When you’ve got islands, unless they are rock formations protruding out from the sea, then you’ve got beaches. What do you do? Plunge right into those inviting waters? Shoot First, Swim Later was the title of my post last October 30, 2012. I’m reposting it:
My country, the Philippines, has 7,100 islands. Put all those coastlines together and it will stretch for 23,000 kilometers, the third longest in the world. As a tropical country, it’s literally beach time all year round. Hence the beach, found everywhere, pristine in its natural beauty, is a mainstay subject of mine. Water, sand, sea, tides, shells, corals, sunny skies, palm trees, all these converge to create an inviting, colorful and exotic environ deserving of the pages of a travel magazine. In fact, we have some of the best beach and diving locations in the world. So how exactly do we photograph the beach, coast and shorelines? We know these images as seascapes. Darren Rowse, founder of the online Digital Photography School, jots down 10 Beach Photography Tips which include looking for focal points, watching the horizon, using flash and filters, utilizing black and white and many others. Unless you live there right by the sea, the chance to be at a scenic coastline or beach must not be passed up. You will be guided by your accumulated knowledge of what to shoot, when to shoot and things to look out for to get that postcard-perfect shot. (Photo location: Alubihod Beach, Guimaras Island)
When I posted the above image at a popular photo sharing site, a viewer commented: “Wow! You captured the whole island!” Well, not really, just one area of the island which happens to be its most visible part. It’s because motorboats and their passengers pass along this sea route on their way to the main island some two hours away. I don’t know if other corners of the island are as gorgeous, but I should say the above area looks the part of a tropical Eden, unspoiled and untouched (unlike the famous Boracay Island which is teeming with people).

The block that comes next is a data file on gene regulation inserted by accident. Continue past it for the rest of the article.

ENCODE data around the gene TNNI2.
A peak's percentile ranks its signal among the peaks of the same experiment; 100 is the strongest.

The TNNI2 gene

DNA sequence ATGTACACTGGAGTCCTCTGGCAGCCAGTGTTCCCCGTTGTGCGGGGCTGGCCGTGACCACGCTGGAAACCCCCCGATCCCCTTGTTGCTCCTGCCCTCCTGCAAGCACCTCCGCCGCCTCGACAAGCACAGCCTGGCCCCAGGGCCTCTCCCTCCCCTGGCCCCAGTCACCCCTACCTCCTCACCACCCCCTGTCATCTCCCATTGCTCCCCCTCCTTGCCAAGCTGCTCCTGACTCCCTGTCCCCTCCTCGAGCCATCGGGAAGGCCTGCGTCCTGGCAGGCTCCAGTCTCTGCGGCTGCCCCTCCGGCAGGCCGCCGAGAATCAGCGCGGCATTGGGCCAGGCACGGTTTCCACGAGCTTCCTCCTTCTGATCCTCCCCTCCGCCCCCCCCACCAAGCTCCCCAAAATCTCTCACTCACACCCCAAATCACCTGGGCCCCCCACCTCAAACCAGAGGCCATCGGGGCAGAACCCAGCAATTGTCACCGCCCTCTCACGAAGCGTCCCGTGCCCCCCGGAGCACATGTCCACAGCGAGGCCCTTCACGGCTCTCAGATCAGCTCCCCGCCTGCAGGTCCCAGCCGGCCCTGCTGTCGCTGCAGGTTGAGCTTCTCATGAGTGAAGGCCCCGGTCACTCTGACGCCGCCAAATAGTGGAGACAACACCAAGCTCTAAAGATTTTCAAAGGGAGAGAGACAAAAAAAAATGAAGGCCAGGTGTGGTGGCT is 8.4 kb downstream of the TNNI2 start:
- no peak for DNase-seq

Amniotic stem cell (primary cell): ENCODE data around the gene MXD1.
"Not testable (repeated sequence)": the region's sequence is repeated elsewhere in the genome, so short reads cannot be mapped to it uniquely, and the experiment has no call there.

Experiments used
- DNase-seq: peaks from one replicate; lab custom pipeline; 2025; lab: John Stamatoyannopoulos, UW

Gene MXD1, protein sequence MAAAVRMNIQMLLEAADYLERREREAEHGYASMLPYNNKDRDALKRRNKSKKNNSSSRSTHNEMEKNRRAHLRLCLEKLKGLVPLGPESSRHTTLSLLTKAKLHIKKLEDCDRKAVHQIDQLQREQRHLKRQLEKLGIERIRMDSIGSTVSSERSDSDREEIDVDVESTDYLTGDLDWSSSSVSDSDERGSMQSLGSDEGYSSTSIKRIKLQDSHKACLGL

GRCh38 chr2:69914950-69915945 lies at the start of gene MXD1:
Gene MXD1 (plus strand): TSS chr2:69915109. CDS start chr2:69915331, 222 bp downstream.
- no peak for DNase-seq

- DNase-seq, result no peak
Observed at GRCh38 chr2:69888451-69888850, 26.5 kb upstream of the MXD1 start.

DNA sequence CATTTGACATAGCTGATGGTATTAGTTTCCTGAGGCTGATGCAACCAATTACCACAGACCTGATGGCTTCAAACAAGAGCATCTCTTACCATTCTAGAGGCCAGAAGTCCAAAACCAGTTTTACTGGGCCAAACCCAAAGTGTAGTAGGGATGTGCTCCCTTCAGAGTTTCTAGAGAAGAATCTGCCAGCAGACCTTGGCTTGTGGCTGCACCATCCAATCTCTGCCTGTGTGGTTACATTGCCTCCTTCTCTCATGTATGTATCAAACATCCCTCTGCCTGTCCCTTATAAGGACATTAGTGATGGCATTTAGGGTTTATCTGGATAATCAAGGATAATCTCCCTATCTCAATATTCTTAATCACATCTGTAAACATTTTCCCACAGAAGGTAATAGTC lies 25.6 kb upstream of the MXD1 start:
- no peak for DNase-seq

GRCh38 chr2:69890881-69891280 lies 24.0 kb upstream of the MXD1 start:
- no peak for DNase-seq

Imagine yourself in the island above, lying on the beach, feeling the warm caress of white, powdery sand on your skin as the balmy wind tempers the midday sun and sways the lush palms. Then you arise and dive into those tempting waters, practicing your strokes against the incoming tide. Later you retreat to the natural shade and get your fill of ripe, juicy mangoes, papaya, avocado and of course the coconut fruit…this is gastronomic heaven. Your eyes feel heavy and the cool hut beckons…with the sweet singing of birds above and the soothing sound of the surf below, you get to dreamland…fast. This is back-to-basics living, without your smartphone, tablet, laptop, music player or radio or whatever gadget. I can live with that, but not without my camera!
Another week and another picture series. The Philippines as an archipelago has 7,100 of them jutting out like pearls from the sea. Some are world-renowned destinations but we’ll explore those that don’t have hotels, bars and cabanas on the beach. We’ll go to the untrodden places, quiet, peaceful and free, and where time seemingly stands still. Welcome to Islands Week!